England: Salisbury short break
The medieval city of Salisbury and its peaceful river valleysBack to Routes
Wiltshire's rolling hills
The clear waters of the River Avon
Salisbury's medieval town centre
An inviting place to stop for a moment
Take a bus tour to Stonehenge
Thursday 4th March | Posted by On Foot Staffview article
I write to thank you most warmly for all your help over this holiday as well as the most detailed instructions for each walk. Very impressive. As you are aware this was my first foray into the delights of On Foot and what delights they were! Monsoon conditions last Tuesday, nearly being blown over on another day and lots of lovely sunshine in which to take in simply glorious scenery and spectacular views. Ann and I both thoroughly enjoyed all the walks.
Rosemary Bolingbroke, Wimbledon UK, September 2020
It has been really lovely to walk for long distances with no traffic noise, something quite rare in our busy SE corner of the land. I have watched buzzards hunting at close quarters and a young roe deer standing stationary watching me as I watched him for several minutes! I loved visiting St Mary's, a humble church with its association to Terry Pratchett, such a surprise, I had no idea!! Thank you to all the team who put the Salisbury walks together, I still have two saved for next time!
Trish Gray, Frant UK, August 2020
At a glance
3 nights (2 full walking days plus other short walks if wanted). We recommend extra nights as there are plenty of walks to choose from.
How much walking?
Full days: 10-22km, 3-7 hrs walking
Using shortening options: No shortening options.
The medieval city of Salisbury and its peaceful river valleys
This time it’s personal! We are proud to be based in one of the most beautiful cities in England and having recently been given the gift of time coupled with glorious weather, we have not used it lightly. The team at On Foot has been roaming the south Wiltshire countryside and has devised a range of local walks that we’re now very keen to share with you.
Salisbury is probably best known for its iconic Cathedral and nearby Stonehenge, but there’s so much more. Five rivers meet in the city, and the resultant valleys with their chalk downlands make for some of the greenest and best walking country we know. You’ll spend three nights (or more!) based in the heart of the city, and from there will be able to choose from our menu of walks, selected from personal favourites that we enjoy when we’re not out and about in the rest of Europe. There’s something to suit everyone and each walk is designed to ensure it can be reached either directly from your accommodation, or via the local bus service.
The city itself dates back to 1220 but, of course, our history predates that by many millennia and comes alive with every step … stand on the site where Henry II met Thomas Becket in 1164 (an event which led to his exile and death just six years later); shop at the market that Pepys described as ‘most capacious’, and if you have time, recreate Constable’s famous view… three nights may not be quite enough.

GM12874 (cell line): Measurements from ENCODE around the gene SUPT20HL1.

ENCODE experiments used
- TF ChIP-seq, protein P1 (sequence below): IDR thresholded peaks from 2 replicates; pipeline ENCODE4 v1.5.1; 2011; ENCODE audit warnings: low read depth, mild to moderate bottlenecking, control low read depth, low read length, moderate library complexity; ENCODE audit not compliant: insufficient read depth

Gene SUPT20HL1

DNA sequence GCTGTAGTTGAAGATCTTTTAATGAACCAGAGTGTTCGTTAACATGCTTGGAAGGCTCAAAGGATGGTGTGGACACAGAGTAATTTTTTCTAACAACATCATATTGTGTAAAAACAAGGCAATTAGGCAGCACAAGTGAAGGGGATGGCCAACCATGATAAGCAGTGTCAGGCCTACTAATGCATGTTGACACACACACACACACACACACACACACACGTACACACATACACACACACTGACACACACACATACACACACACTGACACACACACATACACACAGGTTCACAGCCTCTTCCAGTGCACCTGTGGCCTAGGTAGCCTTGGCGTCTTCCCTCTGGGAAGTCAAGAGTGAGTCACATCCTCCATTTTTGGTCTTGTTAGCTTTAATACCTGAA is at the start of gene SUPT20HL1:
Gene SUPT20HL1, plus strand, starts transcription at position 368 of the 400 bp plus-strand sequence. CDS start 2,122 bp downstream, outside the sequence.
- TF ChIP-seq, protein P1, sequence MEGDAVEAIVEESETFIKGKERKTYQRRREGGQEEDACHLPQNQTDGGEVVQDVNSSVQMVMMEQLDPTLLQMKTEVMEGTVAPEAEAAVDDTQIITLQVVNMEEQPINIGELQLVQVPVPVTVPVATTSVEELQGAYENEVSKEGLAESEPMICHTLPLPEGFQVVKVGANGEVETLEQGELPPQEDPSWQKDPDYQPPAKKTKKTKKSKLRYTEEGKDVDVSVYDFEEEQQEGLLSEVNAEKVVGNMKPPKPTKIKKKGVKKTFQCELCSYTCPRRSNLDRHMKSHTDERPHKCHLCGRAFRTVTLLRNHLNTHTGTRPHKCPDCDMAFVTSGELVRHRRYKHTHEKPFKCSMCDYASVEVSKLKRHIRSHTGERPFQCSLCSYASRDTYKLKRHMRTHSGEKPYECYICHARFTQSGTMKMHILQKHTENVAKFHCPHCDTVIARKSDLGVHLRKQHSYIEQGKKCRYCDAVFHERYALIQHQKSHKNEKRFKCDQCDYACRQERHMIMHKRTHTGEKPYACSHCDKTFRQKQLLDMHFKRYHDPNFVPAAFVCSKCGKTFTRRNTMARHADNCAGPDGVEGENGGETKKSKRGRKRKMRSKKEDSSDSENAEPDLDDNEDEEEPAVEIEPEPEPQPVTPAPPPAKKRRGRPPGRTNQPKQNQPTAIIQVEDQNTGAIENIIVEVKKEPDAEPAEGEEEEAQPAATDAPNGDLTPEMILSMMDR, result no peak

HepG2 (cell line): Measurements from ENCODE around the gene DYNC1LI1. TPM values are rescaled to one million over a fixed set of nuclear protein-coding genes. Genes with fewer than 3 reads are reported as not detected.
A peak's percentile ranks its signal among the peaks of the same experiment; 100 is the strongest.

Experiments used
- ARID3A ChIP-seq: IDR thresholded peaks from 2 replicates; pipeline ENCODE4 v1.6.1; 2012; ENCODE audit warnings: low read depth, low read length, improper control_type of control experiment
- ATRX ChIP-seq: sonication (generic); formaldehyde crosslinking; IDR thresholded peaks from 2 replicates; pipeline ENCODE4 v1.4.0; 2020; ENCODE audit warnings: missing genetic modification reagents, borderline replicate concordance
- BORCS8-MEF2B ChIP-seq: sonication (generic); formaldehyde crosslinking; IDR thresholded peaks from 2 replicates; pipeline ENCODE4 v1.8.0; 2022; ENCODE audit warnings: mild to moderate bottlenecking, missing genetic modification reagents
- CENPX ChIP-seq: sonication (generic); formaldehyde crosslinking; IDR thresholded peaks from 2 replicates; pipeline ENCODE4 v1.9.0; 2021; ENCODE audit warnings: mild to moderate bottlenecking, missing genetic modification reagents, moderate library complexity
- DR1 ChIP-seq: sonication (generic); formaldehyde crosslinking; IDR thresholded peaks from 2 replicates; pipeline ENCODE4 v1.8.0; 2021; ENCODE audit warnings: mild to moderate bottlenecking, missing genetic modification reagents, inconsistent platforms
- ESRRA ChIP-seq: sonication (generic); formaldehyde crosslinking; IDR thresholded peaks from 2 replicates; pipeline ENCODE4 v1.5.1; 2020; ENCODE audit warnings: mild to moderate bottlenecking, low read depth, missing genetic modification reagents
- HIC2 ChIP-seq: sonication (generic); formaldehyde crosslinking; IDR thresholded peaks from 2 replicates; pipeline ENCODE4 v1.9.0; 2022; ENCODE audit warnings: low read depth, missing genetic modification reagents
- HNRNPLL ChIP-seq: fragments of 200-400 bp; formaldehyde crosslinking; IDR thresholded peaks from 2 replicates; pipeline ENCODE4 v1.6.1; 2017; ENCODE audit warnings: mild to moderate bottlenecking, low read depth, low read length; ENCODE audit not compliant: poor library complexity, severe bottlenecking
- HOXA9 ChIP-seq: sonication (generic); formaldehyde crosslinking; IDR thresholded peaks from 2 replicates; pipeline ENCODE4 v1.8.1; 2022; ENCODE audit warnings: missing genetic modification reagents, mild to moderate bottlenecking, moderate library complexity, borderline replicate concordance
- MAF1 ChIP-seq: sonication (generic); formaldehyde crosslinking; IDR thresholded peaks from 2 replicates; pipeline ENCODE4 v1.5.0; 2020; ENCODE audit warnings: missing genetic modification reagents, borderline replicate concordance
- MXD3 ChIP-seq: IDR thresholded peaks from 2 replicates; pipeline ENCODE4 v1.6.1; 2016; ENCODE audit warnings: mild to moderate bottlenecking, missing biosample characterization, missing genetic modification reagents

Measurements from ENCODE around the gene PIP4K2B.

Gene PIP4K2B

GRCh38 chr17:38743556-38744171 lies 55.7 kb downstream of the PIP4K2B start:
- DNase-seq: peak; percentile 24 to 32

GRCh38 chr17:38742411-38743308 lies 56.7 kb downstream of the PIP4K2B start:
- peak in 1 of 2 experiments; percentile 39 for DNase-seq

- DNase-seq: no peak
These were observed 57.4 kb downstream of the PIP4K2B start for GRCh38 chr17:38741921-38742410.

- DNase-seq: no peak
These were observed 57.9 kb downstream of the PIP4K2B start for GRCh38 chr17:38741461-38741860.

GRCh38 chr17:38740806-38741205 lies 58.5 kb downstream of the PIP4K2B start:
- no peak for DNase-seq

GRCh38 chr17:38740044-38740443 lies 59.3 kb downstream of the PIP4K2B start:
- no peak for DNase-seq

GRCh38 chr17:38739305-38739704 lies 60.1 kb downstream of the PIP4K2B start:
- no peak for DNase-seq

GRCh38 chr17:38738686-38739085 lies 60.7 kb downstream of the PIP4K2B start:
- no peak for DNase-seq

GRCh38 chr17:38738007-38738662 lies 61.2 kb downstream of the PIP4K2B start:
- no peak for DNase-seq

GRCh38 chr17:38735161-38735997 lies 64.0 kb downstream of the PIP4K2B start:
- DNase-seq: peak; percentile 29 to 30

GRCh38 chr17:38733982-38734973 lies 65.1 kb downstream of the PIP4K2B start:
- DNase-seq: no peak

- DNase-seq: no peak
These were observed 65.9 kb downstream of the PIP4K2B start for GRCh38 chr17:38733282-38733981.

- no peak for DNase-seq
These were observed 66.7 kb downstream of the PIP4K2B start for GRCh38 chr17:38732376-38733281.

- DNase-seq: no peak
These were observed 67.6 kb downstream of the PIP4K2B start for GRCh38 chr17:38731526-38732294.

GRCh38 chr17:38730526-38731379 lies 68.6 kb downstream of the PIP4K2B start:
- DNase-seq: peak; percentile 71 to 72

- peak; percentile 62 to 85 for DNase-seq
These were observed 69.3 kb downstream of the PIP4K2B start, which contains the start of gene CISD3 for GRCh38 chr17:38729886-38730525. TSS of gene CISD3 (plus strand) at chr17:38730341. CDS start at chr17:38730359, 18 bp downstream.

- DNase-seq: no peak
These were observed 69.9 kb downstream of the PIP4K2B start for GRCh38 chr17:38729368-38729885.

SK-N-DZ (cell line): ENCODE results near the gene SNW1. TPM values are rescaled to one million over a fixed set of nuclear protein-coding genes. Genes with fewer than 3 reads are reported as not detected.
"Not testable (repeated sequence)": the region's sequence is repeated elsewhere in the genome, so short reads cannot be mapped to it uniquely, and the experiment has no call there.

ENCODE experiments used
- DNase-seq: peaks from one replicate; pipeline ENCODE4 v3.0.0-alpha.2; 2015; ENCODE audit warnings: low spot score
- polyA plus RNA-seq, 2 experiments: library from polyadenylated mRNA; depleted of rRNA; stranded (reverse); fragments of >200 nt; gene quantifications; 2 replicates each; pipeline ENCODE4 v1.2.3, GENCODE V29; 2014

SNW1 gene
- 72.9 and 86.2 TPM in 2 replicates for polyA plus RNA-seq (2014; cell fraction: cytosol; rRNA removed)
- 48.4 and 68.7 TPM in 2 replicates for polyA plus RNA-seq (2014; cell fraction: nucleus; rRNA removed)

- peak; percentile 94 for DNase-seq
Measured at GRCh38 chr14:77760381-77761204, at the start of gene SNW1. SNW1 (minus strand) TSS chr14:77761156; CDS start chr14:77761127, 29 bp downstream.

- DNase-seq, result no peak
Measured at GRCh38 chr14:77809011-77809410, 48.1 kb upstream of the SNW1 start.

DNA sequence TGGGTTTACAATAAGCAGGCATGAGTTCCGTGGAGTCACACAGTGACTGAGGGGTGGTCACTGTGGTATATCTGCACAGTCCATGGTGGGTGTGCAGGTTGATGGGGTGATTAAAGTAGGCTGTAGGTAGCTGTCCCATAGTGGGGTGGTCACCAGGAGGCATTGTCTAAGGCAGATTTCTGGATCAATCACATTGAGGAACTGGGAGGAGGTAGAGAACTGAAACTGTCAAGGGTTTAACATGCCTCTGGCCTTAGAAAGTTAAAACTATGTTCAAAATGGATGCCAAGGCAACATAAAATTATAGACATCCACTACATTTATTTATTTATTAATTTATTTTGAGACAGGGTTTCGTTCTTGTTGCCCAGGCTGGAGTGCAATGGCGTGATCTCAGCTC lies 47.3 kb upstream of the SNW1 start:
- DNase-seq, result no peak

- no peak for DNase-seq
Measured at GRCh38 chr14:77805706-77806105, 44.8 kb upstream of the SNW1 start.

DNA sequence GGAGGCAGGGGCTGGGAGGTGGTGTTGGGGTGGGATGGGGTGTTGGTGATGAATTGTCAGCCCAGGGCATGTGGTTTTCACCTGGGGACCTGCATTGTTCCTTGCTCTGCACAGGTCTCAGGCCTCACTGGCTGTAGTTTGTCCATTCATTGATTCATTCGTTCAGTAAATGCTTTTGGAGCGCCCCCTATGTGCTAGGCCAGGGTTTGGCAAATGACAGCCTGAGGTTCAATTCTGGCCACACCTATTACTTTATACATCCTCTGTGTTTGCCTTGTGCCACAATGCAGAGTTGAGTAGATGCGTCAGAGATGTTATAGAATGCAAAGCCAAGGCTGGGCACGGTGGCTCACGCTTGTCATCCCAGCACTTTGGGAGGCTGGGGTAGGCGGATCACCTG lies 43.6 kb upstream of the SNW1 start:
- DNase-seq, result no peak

Your accommodation will be either a small, independently-owned city centre hotel or B&B.
Walked by On Foot staff: Simon, Debbie, Mary, Emma (and Jodie), Andy and Harriet (and her Mum).
REVIEWS: For independent walker reviews of this route submitted to the Association of Independent Tour Operators visit AITO.com
COVID-19 SAFETY PRECAUTIONS: Please read our summary of current regulations.
- The medieval city of Salisbury and its iconic cathedral (with the tallest spire in the UK)
- The iron-age hill fort of Old Sarum – the original city of Salisbury
- Ancient chalk downland, river valleys
- Pretty villages, churches and great pubs
- Medieval mizmaze at Breamore
- Watermeadows (and the occasional public drowning!)
- The prehistoric monument of Stonehenge as a bus tour from Salisbury (pay locally)
This route features the following characteristics and interests: Villages and farms, Woods, Birdwatching, Dog friendly, Drive to route, History
Plan a long enough stay to ensure you really get under the skin of this special city and its environs. Add this on to our Dorset walk - following in the footsteps of Thomas Hardy.
How much Walking?
Using shortening options: No shortening options.
A range of easy-medium walks, all on good footpaths or bridleways and only occasional forays onto asphalt. Easy navigation using our notes, maps and GPS files. Some river valleys may be wet after prolonged periods of rain – good footwear advised if so.
GPX file available for handheld GPS or smartphone App for complete route.
Important note: Times given for each day are walking times for an “average” walker and exclude stops. “CUSs” stands for “Cumulative Uphill Stretches” and measures the aggregated ascents in each day, expressed in metres of climb. See “Walk Grading” for more information.
When to go?
The best months to walk: May, June, July, September, October
Other possible months: March, April, August, November
Please note: date ranges shown are for a ‘normal’ year. While Covid-19 restrictions remain, please contact us to discuss your plans and availability.
Temperature and rainfall chart for Salisbury
Day 1 - Arrive in Salisbury
Arrive in Salisbury, check in to your accommodation and then get your bearings around the city. Why not stretch your legs with our short circuit of the city and Harnham before dinner? As you return across the water meadows, you'll find Constable's famous view of the cathedral, with swans swimming on the river in the foreground.
Listed below is a menu of walks available and we hope to add to these as time goes by. The walks can, of course, be done in any order. Some start and end in Salisbury, others will require you to take a local bus (or your car) to the start/end points and details are included on each walk.
Day 2 - A Salisbury Circuit